Hello, fellow literary people!
This week, Jennifer gets up close and personal by answering quirky and serious questions with a bottle of wine.
1) What scares you the most about Google?
They want to upload your consciousness to the web, and I don’t exactly know how that works. It seems like it might make a copy of your consciousness, like cloning yourself, so you as an identify don’t actually go anywhere. You die, but your other identity lives on. But I want to live on! So f— screw that other identity.
2) When did you feel the most hopeless?
I was in third grade and a kid would not stop tormenting me no matter what I did. I tried to distance myself from him and he wouldn’t leave me alone; I tried to be his friend, I tried to make him laugh, and he wouldn’t stop picking on me. I remember lying in my bed, crying because I had to go to school the next day, and I couldn’t do anything to make him stop being mean to me. Most of the time, I feel like there is something I can do to improve a situation; even if I’m not ready to do it, there is a prospect of action (I can foresee actions that will lead to fixing it) and I aspire to reach those and be able to do those actions. In this situation, I couldn’t think of anything I could do to stop being picked on by this guy. That was the most hopeless I have felt: third grade Jennie in bed, crying, because I had to go to school the next day.
3) What is your least favorite thing?
Being more interested in proving your own point than trying to understand someone else’s point. I also really dislike it when people are cruel to other people in public for no reason at all. I hate that.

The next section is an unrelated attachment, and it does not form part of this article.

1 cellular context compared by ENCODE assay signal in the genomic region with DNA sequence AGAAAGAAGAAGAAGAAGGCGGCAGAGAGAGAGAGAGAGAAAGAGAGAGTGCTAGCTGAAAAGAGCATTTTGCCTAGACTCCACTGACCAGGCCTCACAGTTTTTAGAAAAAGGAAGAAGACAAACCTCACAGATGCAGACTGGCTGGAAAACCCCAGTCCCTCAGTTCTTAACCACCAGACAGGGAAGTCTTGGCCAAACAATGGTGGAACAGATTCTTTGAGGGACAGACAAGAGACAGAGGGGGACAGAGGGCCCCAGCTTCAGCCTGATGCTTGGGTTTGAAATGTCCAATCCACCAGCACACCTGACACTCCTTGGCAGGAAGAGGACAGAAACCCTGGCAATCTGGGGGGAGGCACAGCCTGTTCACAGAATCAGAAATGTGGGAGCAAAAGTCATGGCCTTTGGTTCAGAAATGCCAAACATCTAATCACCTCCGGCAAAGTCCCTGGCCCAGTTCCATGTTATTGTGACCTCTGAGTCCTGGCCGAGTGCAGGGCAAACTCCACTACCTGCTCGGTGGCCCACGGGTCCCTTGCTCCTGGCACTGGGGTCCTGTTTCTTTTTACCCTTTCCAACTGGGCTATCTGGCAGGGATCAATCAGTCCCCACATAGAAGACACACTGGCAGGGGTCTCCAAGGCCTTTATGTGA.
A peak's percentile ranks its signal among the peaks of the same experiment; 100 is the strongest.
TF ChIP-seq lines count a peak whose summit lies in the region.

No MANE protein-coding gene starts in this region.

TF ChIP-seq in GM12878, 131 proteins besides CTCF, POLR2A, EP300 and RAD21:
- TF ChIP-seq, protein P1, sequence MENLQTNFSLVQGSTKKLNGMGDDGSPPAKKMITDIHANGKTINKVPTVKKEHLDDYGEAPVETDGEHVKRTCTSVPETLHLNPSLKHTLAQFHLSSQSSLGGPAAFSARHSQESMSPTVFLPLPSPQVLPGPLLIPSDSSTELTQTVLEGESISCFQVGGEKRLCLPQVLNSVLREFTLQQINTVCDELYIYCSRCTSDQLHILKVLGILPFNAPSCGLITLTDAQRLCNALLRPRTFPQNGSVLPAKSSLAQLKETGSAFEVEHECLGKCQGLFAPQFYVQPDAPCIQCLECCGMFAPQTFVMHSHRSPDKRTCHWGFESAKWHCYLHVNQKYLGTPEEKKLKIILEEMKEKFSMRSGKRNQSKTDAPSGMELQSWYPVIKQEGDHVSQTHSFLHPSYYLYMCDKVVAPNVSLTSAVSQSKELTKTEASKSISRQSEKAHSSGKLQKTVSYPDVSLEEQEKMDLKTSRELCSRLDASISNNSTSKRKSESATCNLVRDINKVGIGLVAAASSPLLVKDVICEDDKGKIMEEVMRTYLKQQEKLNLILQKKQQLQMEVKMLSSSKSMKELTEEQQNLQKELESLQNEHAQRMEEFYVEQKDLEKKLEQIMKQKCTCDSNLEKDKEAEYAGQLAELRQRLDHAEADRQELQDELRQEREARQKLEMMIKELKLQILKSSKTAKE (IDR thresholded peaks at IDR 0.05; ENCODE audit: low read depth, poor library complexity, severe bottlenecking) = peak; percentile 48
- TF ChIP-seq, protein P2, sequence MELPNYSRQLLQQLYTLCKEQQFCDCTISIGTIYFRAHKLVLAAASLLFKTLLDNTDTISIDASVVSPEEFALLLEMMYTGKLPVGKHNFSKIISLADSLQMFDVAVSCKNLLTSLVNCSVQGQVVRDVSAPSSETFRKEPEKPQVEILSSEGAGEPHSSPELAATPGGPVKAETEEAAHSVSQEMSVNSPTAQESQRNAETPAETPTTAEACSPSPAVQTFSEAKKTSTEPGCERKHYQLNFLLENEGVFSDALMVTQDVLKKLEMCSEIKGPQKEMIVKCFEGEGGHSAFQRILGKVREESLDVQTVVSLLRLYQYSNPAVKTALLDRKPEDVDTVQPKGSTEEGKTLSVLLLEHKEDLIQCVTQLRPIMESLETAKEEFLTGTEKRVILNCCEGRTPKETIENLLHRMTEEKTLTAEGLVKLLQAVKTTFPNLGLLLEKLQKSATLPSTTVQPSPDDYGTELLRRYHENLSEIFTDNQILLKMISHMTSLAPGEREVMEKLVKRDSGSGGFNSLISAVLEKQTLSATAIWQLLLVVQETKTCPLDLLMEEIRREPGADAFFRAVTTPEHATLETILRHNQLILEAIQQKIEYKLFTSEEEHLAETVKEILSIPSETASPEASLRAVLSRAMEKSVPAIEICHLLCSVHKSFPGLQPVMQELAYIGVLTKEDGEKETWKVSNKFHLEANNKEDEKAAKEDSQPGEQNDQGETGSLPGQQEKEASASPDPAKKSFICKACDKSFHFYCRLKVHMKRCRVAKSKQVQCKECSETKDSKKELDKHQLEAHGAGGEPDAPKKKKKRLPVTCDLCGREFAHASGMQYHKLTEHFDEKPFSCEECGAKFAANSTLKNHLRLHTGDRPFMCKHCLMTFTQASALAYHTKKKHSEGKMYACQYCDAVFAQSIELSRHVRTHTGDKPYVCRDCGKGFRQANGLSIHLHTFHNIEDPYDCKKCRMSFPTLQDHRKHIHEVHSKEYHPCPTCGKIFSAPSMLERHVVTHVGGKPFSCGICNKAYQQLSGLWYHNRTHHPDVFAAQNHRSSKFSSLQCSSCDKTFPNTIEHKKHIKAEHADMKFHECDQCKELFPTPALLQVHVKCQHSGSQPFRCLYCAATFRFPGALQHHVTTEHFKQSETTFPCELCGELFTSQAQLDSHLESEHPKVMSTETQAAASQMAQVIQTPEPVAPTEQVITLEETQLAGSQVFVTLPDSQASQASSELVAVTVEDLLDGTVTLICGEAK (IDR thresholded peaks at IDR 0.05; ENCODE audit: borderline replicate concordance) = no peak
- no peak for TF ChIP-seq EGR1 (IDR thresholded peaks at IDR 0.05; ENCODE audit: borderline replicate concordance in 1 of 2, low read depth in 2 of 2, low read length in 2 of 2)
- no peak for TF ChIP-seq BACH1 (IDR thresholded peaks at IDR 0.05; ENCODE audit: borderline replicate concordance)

4) Have you ever gained happiness from guilty means?
I used to take pleasure in making people jealous. Wiggling my way into friendships was fun, like if I could become the best friend and break up someone’s friendship. If I didn’t like someone, I liked doing things that made them jealous. I liked owning things that made people jealous. I think a lot of that had to do with my earlier elementary school years; I didn’t have a lot and wasn’t valued as much as other girls. Girls made me feel bad for that, so I learned to value having and performing (which I wasn’t good at, so I made up for it by inducing jealousy in others).
5) Can you be best friends with your significant other?
I believe you should be best friends with the person you are romantically involved with. But, you will always think that, maybe, they are biased. Having another source of validation kind of gives you confirmation — it confirms the person who loves you and wants you to be everything isn’t just making it up. You trust them, but I think there is always a part of you who thinks your significant other wants it so bad that they may overlook certain negatives of your personality. So you need friends, you need family, or some other person, who says, “Yeah, you are great,” and “You are worthy,” and “You are talented,” and “You can do great things” as just another proof.
[This other person can and should be yourself].
Join the adventure by subscribing
New episodes are periodically posted on Mondays.